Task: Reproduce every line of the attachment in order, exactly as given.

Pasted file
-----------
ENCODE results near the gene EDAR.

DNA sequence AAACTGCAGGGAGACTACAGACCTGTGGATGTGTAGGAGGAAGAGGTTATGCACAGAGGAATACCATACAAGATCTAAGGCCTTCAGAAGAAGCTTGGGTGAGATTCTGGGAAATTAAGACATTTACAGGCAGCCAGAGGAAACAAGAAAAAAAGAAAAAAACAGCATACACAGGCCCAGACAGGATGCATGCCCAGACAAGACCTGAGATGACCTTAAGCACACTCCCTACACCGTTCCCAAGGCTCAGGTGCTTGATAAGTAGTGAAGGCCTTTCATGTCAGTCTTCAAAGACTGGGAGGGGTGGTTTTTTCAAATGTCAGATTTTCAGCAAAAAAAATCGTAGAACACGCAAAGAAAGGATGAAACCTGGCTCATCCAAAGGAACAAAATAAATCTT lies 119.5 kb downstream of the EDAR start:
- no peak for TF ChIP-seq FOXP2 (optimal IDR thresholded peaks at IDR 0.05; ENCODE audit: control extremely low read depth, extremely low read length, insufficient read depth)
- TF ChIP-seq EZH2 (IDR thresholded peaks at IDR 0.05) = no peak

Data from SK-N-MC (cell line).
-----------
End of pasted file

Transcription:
ENCODE results near the gene EDAR.

DNA sequence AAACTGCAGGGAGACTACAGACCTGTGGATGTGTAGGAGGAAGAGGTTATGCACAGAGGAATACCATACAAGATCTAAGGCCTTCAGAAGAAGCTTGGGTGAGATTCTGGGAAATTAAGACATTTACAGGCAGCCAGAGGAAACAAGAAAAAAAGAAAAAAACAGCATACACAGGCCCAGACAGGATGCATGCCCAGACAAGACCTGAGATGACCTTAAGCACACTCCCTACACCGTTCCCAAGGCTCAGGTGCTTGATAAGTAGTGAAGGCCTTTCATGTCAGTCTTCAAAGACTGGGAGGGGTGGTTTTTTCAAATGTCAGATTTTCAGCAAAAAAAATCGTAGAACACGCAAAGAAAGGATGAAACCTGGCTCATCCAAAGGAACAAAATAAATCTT lies 119.5 kb downstream of the EDAR start:
- no peak for TF ChIP-seq FOXP2 (optimal IDR thresholded peaks at IDR 0.05; ENCODE audit: control extremely low read depth, extremely low read length, insufficient read depth)
- TF ChIP-seq EZH2 (IDR thresholded peaks at IDR 0.05) = no peak

Data from SK-N-MC (cell line).